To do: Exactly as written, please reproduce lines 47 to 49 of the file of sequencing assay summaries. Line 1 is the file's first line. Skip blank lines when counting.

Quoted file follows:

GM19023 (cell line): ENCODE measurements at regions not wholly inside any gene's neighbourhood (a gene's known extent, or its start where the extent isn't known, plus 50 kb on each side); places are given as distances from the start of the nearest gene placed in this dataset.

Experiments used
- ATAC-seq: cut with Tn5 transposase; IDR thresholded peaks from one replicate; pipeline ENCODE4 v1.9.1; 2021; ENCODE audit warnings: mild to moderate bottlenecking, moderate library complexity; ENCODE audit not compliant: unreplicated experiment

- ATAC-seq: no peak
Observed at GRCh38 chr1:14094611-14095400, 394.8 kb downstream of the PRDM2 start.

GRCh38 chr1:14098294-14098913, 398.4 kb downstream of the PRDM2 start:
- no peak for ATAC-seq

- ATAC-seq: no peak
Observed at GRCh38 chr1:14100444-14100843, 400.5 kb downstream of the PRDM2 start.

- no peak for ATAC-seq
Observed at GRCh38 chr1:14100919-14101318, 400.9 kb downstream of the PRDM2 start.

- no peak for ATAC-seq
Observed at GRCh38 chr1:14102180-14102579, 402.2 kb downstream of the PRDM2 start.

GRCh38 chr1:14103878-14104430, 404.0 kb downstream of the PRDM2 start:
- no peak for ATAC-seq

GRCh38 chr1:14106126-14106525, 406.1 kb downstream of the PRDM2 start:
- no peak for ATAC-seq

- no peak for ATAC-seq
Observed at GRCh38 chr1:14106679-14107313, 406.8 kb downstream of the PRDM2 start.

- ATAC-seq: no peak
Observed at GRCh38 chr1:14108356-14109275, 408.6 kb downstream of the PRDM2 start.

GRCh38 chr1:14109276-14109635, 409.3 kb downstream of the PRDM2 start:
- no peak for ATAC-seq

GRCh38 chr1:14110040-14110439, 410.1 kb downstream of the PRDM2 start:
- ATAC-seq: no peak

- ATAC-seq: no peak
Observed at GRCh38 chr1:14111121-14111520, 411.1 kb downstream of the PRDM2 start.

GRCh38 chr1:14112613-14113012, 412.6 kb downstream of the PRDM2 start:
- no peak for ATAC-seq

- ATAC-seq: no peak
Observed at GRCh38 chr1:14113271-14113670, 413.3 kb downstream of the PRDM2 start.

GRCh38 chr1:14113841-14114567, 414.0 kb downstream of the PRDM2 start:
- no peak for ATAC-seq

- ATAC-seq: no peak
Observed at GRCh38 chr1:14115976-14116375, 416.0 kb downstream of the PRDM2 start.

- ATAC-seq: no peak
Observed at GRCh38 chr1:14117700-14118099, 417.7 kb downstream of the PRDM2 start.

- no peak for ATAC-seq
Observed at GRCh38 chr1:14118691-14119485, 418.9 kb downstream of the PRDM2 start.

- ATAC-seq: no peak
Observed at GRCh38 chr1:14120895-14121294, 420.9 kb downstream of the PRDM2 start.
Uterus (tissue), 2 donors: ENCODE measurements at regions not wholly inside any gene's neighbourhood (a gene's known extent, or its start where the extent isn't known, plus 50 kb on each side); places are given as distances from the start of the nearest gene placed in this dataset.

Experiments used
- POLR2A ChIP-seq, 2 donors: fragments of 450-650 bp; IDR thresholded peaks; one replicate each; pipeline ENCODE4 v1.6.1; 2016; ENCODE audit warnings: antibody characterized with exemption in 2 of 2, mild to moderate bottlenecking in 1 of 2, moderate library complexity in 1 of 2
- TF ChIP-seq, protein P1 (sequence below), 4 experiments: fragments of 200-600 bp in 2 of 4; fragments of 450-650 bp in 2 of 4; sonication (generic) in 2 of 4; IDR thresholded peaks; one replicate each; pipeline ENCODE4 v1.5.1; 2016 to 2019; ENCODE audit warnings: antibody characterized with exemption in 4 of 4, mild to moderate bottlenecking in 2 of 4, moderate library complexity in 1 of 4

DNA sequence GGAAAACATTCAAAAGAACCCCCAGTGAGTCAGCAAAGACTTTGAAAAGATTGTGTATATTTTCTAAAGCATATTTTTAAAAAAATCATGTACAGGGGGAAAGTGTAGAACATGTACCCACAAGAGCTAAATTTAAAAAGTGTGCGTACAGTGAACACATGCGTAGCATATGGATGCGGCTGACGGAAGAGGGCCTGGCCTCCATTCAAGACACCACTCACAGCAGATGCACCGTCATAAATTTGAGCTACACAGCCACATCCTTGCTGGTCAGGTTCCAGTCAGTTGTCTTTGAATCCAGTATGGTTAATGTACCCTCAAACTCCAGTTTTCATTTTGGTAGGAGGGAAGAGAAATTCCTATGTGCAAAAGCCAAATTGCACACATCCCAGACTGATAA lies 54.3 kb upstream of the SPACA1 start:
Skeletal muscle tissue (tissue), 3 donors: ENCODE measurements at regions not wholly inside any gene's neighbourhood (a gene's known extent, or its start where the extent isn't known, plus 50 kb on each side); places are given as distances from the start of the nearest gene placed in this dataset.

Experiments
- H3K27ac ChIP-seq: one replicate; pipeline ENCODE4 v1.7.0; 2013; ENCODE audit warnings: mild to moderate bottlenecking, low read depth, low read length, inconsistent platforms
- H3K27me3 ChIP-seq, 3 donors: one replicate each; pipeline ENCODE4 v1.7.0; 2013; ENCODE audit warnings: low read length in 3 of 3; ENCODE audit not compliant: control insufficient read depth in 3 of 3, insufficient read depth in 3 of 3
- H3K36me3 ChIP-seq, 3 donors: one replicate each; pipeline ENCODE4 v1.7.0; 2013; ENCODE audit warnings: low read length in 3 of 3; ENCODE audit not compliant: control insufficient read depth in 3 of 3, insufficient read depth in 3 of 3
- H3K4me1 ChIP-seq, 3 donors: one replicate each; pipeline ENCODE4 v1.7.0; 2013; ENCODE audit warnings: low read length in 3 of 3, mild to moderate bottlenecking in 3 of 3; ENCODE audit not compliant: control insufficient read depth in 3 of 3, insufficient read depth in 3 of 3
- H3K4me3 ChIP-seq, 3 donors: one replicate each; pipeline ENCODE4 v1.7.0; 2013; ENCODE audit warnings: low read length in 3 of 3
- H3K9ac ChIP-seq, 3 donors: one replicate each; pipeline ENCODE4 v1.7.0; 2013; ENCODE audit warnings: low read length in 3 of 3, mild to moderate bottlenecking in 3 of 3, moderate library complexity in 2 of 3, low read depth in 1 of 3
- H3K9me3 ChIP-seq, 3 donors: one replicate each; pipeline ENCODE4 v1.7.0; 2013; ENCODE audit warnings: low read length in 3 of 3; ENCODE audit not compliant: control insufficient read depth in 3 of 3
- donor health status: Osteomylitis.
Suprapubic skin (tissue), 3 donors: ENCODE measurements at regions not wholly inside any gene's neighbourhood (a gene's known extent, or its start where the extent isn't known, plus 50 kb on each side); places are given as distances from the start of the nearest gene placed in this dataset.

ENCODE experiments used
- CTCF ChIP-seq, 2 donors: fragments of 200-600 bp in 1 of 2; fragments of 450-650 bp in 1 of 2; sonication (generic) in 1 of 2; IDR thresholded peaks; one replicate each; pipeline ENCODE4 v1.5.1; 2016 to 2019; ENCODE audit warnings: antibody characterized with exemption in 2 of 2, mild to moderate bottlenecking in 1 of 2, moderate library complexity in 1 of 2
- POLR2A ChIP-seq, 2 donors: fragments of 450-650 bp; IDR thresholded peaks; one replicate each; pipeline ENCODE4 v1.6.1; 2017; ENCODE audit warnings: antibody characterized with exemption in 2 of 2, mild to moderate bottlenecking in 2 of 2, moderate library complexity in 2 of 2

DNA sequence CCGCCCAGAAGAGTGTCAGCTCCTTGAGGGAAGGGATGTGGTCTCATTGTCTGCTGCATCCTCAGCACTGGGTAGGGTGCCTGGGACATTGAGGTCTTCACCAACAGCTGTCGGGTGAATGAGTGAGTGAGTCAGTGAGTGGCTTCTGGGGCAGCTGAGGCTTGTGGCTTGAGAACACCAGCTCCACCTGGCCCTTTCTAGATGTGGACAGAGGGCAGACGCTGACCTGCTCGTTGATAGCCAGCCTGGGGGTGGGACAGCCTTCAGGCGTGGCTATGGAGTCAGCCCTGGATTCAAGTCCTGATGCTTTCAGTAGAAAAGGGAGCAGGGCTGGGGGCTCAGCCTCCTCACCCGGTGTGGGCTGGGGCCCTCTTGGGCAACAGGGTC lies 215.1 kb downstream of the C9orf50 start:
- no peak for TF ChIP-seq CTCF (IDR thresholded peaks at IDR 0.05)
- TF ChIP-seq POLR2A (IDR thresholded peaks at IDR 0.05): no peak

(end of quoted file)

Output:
Skeletal muscle tissue (tissue), 3 donors: ENCODE measurements at regions not wholly inside any gene's neighbourhood (a gene's known extent, or its start where the extent isn't known, plus 50 kb on each side); places are given as distances from the start of the nearest gene placed in this dataset.

Experiments
- H3K27ac ChIP-seq: one replicate; pipeline ENCODE4 v1.7.0; 2013; ENCODE audit warnings: mild to moderate bottlenecking, low read depth, low read length, inconsistent platforms